In retiring from Basra, the British Army essentially handed over the city to local Shi’ite militias and criminal gangs. When the Iraqi government decided early this year to take back the city with a joint Iraqi-American effort, the Brits remained at their airport base, where their role was largely that of spectators.

Beyond merely local failure in Iraq, the retreat from Basra and the gradual drawdown of British forces is important for what it says about the nation most Americans still regard as our most important ally: Whatever its glorious history – whether on land, on the sea, or in the air – British military capacity today is such a shadow of its former self as to be scarcely a factor on the international scene.

The reason is two-fold: the military’s lack of resources and the lack of will on the part of its civilian masters. Indeed, the lack of resources is a function of a degraded resolve among increasingly pacifist Britons, which prominently includes a substantial part of the ruling Labour Party but also important elements of the Conservative Party, not to mention large segments of the media and cultural elite.This reluctance to use force to defend national interests has been developing since World War II, and particularly since the beginning of Harold Wilson’s Labour government in 1964. It was only momentarily reversed during the Falklands War by the special nature of Mrs. Thatcher’s personality and politics, as she almost single-handedly willed the country to a successful outcome. But that was the exception that proves the rule. Parliament has refused for more than 40 years to spend what is necessary to have a military that is even close to being proportionately as strong as the United States, and the country lacks the spirit and resolve to make the sacrifices in blood and treasure necessary to take on a difficult fight.

The British retreat in Iraq was been made possible by Brown’s ascent as Prime Minister in 2007 and is a measure of both the strength and weakness of his position in British politics. As the leader of a new administration, he was more capable than Tony Blair to alter Britain’s commitment to an unpopular war. At the same time, he was more sensitive to a largely antiwar press and Labour Party as he consolidated his power, tried to establish a reputation, and worked through months of scandal and failure that compromised his authority. Brown has suggested that Britain’s work is done in Iraq. He and his flaccid Foreign Minister, David Miliband, are emphasizing the importance of the NATO effort in Afghanistan over the struggle in Iraq and offering soft soap and rationalization to cover its failure to withdraw pari passu with its American allies…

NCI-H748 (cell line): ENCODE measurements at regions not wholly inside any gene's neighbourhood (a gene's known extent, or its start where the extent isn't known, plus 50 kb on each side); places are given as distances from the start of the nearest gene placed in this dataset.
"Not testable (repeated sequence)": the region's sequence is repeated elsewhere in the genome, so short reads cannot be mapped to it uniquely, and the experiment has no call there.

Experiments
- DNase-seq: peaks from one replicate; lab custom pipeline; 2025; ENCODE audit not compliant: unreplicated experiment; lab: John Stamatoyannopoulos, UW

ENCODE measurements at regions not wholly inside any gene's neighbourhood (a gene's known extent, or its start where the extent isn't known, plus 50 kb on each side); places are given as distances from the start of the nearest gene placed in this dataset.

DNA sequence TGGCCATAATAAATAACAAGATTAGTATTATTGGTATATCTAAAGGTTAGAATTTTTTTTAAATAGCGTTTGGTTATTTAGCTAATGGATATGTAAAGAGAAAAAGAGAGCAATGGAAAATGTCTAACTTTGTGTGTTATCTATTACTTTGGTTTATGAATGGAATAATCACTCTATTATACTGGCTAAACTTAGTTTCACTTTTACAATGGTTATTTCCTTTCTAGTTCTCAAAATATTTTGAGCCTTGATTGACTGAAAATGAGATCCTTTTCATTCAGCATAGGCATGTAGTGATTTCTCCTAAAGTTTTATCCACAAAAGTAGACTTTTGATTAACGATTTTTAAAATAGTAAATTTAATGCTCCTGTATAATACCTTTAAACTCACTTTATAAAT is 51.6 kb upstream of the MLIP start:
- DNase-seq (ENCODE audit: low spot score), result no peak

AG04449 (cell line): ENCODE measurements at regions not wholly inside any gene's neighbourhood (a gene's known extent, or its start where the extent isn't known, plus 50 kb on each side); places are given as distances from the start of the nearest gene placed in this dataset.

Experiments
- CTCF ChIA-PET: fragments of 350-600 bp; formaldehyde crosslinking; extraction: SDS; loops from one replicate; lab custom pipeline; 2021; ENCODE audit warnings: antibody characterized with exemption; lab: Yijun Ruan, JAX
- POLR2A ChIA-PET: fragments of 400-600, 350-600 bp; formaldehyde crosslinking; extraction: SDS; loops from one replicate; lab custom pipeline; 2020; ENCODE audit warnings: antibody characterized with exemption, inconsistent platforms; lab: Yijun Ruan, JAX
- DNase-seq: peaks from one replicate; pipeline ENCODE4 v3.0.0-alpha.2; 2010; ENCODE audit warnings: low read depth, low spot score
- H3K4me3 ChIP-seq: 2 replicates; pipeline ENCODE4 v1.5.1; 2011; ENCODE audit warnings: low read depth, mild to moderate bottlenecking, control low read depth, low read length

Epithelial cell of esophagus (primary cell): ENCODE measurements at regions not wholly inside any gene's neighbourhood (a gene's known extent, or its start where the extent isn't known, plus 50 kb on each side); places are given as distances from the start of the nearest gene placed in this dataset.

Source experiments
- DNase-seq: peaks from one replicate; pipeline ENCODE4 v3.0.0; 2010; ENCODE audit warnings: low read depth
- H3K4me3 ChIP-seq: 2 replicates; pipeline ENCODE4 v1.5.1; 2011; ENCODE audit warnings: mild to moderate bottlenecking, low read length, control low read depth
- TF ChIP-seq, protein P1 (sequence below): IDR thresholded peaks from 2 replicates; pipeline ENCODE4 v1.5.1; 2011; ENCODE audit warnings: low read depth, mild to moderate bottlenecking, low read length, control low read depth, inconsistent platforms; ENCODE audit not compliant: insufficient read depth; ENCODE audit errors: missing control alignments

Among professional observers in the UK, the British military is widely considered to be overstretched, even with no more than 12,000 troops combined in Iraq and Afghanistan. In Afghanistan, it is often short of equipment; the equipment doesn’t work properly; or it is out of service. As the Brits might say, the proposition that Great Britain remains a serious military power has been tested to destruction… As events in Iraq have demonstrated, Britain’s has neither the will nor the way to make a substantial and sustained contribution to American efforts in any kind of serious military operation.

What they do have in abundance among the leftist elites is the gall to presume that Britain has some special right to offer guidance to the United States when its role in the world is dwarfed by our own …

Like the Grand Old Duke of York, the British marched up the hill in Iraq and marched back down again – all to little avail. But their failure in Iraq is no trifling story: it’s a brutally plain statement of Britain’s inability to commit resources and muster the political will necessary to engage in controversial and dangerous military operations.

The British bulldog is no more, its military scarcely rising to the ferocity of a lap dog. A hard saying, perhaps, but something we need to keep in mind in assessing the value of our British ally in potential future conflicts. And not least in understanding the implications of the so-called “Special Relationship.”

Posted under Commentary by Jillian Becker on Thursday, December 18, 2008